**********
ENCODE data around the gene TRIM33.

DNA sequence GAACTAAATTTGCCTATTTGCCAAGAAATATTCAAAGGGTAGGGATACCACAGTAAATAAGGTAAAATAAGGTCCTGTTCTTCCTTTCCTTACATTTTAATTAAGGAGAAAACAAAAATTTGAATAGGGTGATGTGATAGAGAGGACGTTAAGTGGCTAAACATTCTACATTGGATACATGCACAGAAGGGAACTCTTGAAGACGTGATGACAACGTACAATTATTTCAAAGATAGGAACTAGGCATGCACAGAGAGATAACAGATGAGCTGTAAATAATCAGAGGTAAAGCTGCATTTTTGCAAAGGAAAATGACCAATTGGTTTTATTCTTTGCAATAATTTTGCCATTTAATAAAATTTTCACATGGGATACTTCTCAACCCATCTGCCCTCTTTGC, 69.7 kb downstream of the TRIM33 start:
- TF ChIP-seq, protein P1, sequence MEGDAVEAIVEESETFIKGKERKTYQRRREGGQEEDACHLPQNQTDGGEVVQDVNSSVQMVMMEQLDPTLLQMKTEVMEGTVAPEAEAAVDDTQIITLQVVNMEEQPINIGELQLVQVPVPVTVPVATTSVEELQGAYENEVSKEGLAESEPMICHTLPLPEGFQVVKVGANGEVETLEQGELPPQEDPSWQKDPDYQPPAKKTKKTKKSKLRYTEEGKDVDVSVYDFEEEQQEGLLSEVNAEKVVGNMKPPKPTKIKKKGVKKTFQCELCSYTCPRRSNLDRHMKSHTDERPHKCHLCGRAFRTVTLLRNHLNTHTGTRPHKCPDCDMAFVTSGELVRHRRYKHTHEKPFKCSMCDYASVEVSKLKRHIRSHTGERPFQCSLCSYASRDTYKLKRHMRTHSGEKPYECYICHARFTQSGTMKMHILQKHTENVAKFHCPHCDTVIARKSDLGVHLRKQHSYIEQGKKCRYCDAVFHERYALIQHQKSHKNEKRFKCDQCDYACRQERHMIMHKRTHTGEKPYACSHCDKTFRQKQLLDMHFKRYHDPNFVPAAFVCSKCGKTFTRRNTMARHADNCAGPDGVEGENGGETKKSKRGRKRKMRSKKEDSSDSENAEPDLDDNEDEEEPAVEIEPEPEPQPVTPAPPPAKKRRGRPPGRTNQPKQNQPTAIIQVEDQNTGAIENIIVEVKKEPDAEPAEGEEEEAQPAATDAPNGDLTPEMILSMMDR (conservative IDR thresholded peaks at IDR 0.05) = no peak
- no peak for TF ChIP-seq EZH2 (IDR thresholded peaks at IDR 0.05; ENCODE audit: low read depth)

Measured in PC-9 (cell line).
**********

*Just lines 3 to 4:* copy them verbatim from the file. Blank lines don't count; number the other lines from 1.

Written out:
- TF ChIP-seq, protein P1, sequence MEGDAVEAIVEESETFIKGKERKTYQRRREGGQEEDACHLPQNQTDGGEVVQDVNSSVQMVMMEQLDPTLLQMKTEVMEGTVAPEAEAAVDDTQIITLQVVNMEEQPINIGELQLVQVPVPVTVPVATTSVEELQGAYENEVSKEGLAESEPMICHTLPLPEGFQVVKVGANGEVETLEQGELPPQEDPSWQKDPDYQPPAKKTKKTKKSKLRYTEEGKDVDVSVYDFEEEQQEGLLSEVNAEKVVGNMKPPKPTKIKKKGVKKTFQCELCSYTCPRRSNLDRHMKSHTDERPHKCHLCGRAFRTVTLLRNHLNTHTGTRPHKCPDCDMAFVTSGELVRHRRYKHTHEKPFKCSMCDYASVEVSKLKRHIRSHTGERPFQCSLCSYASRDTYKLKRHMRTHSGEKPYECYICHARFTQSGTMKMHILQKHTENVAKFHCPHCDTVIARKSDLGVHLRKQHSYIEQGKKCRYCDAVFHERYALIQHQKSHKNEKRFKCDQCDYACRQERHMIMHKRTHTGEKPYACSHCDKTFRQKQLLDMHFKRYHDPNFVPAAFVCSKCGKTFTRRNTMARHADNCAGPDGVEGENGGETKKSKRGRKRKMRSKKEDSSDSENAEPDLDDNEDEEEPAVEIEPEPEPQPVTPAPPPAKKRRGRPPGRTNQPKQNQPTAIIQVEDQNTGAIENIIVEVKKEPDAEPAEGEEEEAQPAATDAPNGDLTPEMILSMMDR (conservative IDR thresholded peaks at IDR 0.05) = no peak
- no peak for TF ChIP-seq EZH2 (IDR thresholded peaks at IDR 0.05; ENCODE audit: low read depth)